I first met Jehovah’s Witnesses in March 1971, I would be 20 the following month. I had always had an interest in the Bible, not that my parents had been religious in any sense. But I wanted to know why this particular book had such an influence on people. But really had no idea what to do about it and where to learn. My friends and I at the time used to have long discussions about religion, meaning of life etc.

Sometimes when we where in a local bar, we would have everyone in the room involved. One of these friends worked with a man who was a Jehovah’s Witness (actually he was just having a study with the Jehovah’s Witness’s at the time, he was baptised later) and he used to come back and tell me about it. It sounded interesting and asked to meet him. The Jehovah’s Witness arranged for me to meet another one who was more experienced. The way in which this Jehovah’s Witness answered my questions impressed me. The answer where clear, concise and logical, he used the Bible to answer questions.

A regular study was arranged using the book, The Truth that Leads to Eternal Life, which is no longer used. I also started to attend the meetings at the local Kingdom Hall, I knew a few of those who where there as I worked in a local shop and they where customers. In time, I became convinced that this was the ‘truth’ and was baptised on January 6 1972. I was a fairly shy person and found the door-to-door preaching work hard going; but as what you where going to say was usually set out for you it wasn’t too bad.

Eventually I joined the Theocratic Ministry School in the congregation where you where taught to speak, give talks etc. If there is anything that I am grateful for to the Jehovah’s Witness’s, it’s that they did teach me how to get up in front of an audience and speak. By the time I left I was able to give talks, handle items on the platform ranging from 5 minutes to 45 minutes, in front of 100+ people. One thing I must say at this point is that though this was the early 1970’s and the well-known year of 1975 was coming up; I can honestly say that in the congregation I was in it was never put over as a big thing, in fact it was rarely mentioned. Yet from what I have read recently, other congregations took to it in a big way. In fact through the years I noticed how congregations did vary in some ways from each other.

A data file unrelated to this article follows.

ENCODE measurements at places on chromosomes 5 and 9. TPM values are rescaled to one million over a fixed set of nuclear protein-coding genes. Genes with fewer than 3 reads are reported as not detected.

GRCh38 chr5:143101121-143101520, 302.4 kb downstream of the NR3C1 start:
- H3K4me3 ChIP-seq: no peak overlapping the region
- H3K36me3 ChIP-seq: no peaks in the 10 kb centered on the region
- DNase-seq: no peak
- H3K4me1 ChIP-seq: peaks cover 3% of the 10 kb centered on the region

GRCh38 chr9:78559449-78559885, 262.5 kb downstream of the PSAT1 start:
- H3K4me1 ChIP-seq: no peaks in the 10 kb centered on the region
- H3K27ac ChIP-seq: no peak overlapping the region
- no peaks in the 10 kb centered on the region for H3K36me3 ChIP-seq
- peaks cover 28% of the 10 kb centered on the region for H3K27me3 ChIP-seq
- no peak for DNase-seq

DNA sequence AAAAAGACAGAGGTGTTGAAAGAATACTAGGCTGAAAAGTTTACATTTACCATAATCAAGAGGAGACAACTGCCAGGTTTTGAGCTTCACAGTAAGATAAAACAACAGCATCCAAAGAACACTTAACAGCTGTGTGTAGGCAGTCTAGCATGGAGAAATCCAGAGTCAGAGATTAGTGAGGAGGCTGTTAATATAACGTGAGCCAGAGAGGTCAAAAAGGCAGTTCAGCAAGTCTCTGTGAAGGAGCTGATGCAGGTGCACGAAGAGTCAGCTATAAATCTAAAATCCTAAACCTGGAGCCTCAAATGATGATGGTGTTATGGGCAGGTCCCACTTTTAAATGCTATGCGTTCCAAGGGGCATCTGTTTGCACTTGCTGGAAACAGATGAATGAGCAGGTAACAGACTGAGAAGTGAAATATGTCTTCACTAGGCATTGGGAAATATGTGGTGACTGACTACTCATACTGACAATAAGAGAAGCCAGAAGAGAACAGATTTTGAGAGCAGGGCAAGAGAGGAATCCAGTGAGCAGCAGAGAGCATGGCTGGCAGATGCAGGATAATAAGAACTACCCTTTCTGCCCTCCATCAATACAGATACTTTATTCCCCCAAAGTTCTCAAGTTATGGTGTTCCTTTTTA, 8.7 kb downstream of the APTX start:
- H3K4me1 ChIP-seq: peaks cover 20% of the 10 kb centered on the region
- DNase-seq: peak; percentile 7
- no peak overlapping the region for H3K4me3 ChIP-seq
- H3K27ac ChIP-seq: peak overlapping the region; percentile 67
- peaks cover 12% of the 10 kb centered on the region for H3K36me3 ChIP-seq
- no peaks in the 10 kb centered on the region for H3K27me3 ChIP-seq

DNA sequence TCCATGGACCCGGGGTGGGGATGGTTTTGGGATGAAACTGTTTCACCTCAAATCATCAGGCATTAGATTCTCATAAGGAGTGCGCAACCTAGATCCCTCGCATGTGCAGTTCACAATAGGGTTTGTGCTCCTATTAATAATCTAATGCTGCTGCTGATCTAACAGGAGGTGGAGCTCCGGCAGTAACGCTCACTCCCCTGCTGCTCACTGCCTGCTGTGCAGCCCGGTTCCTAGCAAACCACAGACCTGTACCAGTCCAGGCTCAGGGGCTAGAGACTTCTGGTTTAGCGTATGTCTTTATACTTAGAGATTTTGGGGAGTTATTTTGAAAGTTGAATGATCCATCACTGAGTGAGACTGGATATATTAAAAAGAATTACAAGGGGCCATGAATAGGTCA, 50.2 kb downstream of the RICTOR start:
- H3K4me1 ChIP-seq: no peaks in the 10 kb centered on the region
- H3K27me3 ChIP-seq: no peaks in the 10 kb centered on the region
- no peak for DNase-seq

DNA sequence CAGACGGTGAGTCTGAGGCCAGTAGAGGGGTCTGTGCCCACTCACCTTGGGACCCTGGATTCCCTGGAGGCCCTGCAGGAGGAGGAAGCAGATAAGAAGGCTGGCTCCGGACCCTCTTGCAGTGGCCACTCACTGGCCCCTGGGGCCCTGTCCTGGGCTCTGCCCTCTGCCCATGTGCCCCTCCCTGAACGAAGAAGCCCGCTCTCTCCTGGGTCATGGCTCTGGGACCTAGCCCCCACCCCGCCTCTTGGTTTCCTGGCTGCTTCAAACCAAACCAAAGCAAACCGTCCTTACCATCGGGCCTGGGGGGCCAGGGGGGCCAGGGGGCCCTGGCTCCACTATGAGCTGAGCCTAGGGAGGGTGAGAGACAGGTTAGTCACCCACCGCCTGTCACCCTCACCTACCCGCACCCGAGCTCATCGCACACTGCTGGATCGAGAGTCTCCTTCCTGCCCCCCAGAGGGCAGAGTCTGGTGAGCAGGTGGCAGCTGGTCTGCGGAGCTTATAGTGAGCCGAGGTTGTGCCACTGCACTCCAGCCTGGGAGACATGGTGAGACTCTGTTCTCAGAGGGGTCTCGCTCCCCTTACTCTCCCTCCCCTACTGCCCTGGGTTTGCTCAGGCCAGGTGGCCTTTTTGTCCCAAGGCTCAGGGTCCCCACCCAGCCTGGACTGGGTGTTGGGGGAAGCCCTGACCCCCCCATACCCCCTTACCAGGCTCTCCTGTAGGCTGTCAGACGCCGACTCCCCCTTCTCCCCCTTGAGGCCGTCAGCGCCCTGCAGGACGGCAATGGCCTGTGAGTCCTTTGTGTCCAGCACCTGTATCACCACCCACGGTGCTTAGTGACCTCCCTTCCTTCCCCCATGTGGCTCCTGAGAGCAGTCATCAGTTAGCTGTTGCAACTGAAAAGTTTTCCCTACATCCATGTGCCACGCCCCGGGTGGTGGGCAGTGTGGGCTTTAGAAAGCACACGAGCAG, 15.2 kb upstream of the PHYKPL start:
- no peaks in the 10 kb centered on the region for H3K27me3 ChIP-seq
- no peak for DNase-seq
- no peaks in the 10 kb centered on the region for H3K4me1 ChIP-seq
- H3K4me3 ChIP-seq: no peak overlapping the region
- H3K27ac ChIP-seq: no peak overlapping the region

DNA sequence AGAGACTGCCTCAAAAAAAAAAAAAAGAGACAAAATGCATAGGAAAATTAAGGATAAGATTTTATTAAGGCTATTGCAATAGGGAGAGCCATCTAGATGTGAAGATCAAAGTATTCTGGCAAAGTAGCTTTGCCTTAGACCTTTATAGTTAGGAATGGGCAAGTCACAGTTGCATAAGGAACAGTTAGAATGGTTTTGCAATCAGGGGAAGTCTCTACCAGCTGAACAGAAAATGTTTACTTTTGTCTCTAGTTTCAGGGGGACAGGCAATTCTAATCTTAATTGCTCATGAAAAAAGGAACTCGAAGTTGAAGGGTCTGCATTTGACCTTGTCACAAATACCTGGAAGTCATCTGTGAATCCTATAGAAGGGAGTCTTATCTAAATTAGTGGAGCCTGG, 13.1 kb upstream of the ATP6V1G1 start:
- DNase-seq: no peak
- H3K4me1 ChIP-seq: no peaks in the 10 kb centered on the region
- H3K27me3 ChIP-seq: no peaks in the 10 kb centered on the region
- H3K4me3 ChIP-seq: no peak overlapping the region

In 1974 I got married to a Jehovah’s Witness sister. In the due course of time between 1975 to 1989 we had seven children. Of course our life centred on being Jehovah’s Witnesses, attending meetings, field ministry, going to conventions etc. I became a Ministerial Servant in 1988 and all in all we had a fairly good life, I didn’t have a well paid job but we managed. Through the years as a Jehovah’s Witness I never really questioned any teachings, except for the way in which Jesus Christ was sort of given a secondary role, when the Scriptures clearly stated that He was the only means of being saved.

Everything was “Jehovah” centred, we must use the name of Jehovah, Jehovah did this or that, be part of Jehovah’s organisation to be saved. Yet when reading the Greek Scriptures, the whole emphasis is on Jesus being the only means of salvation. Every writer, Paul, James, John, Peter, Jude all spoke about Jesus with no mention of Jehovah. When asking any Elder about this I would get a vague answer, “Jehovah’s the only one” or “Those scriptures are only for the 144,000”.

I now know that according to the Watchtower organisation the ordinary Jehovah’s Witness – those not of the 144,000 have no relationship with Christ, because according to the Watchtower, Christ is only mediator between Jehovah and the “anointed” 144,000. The only way an ordinary Jehovah’s Witness can approach God is through the fact that the Watchtower is the only channel. But I digress, lets get back to where I am now.

Financial Problems

In 1989 we moved to a bigger house, which meant extra expense; 5 bedroomed house and 7 children, you can imagine. Also I wanted my children to have what I could give them, I wanted a family life that a Jehovah’s Witness should have. Bills kept coming in and I started to use credit cards to pay them, you can imagine what was going to happen, I took out a loan to try and pay everything off. I kept all this hidden from my wife, because I knew she wouldn’t approve and also that as a Jehovah’s Witness you weren’t suppose to get yourself into debt.

I suppose also being from an upbringing where the man was considered the breadwinner, I felt I was letting everyone down. I am not proud of how I got into that state, if I had turned round and said, “we can’t afford it”, it might have been different. It’s with great sorrow that I feel I betrayed the trust of my wife and family. As a husband and father I wanted the best for my family; that sometimes clouds your judgement and I must carry that side of it with me.

By the beginning of 1996 the pressure of all this became too much and in April I had a breakdown. I won’t go in to details over what I did, but basically I walked out of the house one morning never intending to return, planning to commit suicide; I ended up in the Lake District. One night I decided the time had come, so I took about 30 or so paracetamol tablets, some aspirin and drank a bottle of brandy. This was while sitting on a hill overlooking a valley, it was beautiful, but I felt I had lost everything, wife, family and my God. I gradually fell unconscious, only to wake up the next morning, still on the hill, feeling awful.

I went back to the guesthouse, spent the day in bed, taking even more tablets. Still in the land of the living, the next day, for some reason, I decided to head back home. Eventually I got to a hospital and told them what I had done; they put me on a drip. The next day, they said considering what I had taken, there was hardly a trace of anything in my blood. My wife had been contacted, we had a tearful reunion. Subsequently I was due to spend about 4 weeks in a psychiatric hospital. I was diagnosed as having acute clinical depression and that I had probably had it for about three years or more and that this was the culmination of it. I was given ECT treatment.